When I came to the university to interview in February 2018, I fell in love with the campus and the Florida climate. The sense of collaboration and competitiveness among labs was perceived as encouraging and inviting, rather than the cut-throat atmosphere among graduate students that is present at other universities. This was one of the most attractive things about the program in my opinion.
Motivation to pursue a graduate degree
I worked at Eli Lilly & Company, a major pharmaceutical company, for a little over a year following graduation from my undergraduate university. I would run the same experiments daily without giving much thought to the eventual impact of my work. This became mundane, and I yearned for a sense of purpose in what I was researching, leading to my application to FSU.
Importance and impact of research
My research is aimed at investigating how gustatory solutions modulate taste-related activity in the gustatory cortex of mice and shape taste behavior. Over the past decades, many studies have investigated the neural representation of gustatory stimuli in the gustatory cortex of alert rats; however, in recent years there has been an increase in taste neurophysiology and behavior work in mice, an animal model that offers easier access to genetic tools to manipulate and visualize neuronal activity. Despite the significance of this more recent research, several key issues concerning the processing of taste information in the mouse gustatory cortex remain unaddressed.
Unraveling how the brain integrates sensory information in order to influence behavior is crucial to better understanding basic taste neuroscience, especially during a time when overnutrition and resulting obesity and metabolic diseases are so prevalent.
Advice for prospective graduate students
DO NOT compare yourself to others. Coming into graduate school, I thought there was a specific timeline of when I should have my first publication, receive outside funding, etc. This is far from the truth. Everyone’s research is different, and everyone has their own timeline. Only compare your current self to your past self and strive for growth.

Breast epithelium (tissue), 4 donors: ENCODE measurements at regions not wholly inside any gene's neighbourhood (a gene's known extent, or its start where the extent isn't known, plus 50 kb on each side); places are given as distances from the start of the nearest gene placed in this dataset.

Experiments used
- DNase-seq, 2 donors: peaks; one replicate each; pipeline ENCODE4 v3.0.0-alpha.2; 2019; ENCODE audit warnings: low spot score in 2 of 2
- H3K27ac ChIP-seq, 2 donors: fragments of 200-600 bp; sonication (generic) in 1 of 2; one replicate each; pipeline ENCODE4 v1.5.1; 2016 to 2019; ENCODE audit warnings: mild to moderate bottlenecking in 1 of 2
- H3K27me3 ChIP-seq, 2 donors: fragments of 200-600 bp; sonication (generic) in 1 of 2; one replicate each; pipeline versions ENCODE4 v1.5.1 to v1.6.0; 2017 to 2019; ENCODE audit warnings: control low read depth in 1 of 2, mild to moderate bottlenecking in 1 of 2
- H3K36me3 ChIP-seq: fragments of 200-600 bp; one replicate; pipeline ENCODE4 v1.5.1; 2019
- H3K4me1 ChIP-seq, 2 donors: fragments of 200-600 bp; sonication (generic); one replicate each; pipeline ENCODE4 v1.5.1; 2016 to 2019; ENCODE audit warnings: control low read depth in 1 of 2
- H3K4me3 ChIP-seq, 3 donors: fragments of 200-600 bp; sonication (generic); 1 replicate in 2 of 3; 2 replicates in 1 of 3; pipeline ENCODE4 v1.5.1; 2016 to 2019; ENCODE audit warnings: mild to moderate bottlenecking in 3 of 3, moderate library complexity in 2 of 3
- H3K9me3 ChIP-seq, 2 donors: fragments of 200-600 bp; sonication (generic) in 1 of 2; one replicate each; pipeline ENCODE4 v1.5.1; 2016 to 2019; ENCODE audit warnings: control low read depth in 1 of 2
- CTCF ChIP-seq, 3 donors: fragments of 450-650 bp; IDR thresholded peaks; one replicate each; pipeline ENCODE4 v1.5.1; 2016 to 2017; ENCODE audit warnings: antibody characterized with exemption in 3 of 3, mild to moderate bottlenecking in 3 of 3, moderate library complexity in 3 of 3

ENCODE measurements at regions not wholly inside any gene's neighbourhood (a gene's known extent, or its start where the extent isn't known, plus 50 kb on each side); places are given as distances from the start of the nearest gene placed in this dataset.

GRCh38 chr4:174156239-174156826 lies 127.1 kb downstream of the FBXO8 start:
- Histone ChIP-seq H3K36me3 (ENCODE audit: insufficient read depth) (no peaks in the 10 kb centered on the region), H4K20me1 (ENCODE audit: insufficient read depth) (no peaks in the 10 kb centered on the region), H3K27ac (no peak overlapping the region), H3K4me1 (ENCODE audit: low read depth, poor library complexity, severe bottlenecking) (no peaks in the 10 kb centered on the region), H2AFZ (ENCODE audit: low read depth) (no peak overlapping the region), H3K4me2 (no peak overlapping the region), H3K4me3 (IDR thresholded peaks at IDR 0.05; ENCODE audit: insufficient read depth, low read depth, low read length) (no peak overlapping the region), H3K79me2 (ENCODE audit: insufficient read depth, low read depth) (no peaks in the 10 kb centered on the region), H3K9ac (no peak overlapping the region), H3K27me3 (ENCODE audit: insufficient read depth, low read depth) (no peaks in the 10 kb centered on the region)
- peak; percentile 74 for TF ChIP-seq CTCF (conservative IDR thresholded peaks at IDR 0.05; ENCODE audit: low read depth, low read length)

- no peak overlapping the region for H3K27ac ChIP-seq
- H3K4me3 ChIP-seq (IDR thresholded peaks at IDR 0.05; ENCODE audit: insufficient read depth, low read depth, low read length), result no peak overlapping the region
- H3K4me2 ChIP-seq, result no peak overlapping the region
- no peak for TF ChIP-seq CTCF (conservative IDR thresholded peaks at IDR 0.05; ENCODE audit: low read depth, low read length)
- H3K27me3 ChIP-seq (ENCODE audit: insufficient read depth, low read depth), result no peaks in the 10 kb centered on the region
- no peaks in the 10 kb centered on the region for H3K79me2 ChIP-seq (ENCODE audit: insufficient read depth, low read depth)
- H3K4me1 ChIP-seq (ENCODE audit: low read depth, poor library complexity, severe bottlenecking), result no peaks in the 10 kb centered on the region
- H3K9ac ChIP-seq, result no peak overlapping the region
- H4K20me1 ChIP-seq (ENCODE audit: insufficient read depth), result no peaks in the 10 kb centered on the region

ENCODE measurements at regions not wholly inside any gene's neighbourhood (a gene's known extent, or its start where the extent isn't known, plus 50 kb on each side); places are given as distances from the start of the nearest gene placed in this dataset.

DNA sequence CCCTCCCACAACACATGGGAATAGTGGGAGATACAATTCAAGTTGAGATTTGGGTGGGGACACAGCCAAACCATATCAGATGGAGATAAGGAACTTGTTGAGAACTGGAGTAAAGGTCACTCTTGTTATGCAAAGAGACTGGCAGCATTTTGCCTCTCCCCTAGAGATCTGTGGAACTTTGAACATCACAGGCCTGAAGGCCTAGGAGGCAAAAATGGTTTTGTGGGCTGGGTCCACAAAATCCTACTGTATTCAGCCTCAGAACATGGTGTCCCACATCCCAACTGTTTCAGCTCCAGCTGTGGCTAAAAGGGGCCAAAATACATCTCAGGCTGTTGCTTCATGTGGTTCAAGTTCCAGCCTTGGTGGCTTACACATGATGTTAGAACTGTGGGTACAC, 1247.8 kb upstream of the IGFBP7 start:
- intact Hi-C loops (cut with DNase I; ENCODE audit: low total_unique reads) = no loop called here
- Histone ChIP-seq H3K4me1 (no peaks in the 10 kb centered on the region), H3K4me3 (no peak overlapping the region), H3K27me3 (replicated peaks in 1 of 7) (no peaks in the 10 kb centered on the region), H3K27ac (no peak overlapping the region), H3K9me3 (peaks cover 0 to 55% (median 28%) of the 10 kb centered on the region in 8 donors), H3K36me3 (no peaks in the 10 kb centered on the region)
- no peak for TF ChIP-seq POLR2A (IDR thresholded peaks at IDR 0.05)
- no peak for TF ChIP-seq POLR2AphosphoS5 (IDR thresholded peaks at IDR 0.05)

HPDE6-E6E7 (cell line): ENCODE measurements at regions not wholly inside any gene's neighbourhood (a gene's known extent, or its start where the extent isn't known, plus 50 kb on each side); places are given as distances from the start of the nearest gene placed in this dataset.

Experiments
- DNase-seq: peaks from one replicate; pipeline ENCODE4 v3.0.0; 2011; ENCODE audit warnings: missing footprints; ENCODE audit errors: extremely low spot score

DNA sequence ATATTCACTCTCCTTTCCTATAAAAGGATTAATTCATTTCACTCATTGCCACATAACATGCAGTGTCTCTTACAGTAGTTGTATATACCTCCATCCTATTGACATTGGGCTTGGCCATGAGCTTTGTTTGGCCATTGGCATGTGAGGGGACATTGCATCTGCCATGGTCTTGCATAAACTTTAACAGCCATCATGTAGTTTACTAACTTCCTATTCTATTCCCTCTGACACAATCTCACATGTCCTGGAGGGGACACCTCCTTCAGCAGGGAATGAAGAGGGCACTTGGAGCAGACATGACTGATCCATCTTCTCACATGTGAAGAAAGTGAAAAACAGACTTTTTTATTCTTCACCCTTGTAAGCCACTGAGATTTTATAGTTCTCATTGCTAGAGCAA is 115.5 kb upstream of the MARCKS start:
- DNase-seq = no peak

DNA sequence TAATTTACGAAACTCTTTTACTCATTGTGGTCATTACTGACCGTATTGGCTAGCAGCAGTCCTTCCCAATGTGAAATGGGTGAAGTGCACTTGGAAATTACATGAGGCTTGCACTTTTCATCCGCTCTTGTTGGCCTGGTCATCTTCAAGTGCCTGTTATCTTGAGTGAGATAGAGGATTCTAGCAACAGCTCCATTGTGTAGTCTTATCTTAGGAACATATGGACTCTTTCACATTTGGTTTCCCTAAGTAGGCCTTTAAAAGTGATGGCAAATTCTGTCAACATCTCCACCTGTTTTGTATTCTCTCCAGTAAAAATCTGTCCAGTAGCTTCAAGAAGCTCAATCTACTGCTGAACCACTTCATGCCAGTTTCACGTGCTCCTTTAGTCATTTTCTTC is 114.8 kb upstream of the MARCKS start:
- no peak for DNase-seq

Accomplishments during graduate career
Thanks to Dr. Vincis constant mentoring, help, and support, the work performed during my first year in the lab was compiled in a manuscript that has since been published in the Journal of Neurophysiology. This was my first, first-authored publication, and I was very eager to present a poster at the International Symposium on Olfaction and Taste conference in Portland, OR last summer. Unfortunately, the conference was virtual due to Covid-19, but it was still a wonderful experience to have our lab’s research presented at such a well-attended conference specifically aimed at resarechers in the chemical senses.
This semester, I am thankful to have been awarded the NIH Chemosensory Training Program Fellowship, allowing me to focus my efforts solely on my research.
Publication: Bouaichi, C.G., and Vincis, R. (2020). Cortical processing of chemosensory and hedonic features of taste in active licking mice. J Neurophysiol.
Poster: Bouaichi, C. and Vincis, R. “Cortical processing of chemosensory and hedonic features of taste in active licking mice.” International Symposium on Olfaction and Taste (ISOT). Convenes every four years, 2020. Virtual meeting (due to Covid-19). 3-7 August 2020.
After earning my degree, I hope to pursue a career in drug discovery at a major pharmaceutical company, leading my own team of scientists, or continue my research in the taste field in academia.
- Teaching Assistantship and taught BIO110 Lab
- Research Assistantship
- NIH Chemosensory Training Program Grant
- Student Publication Award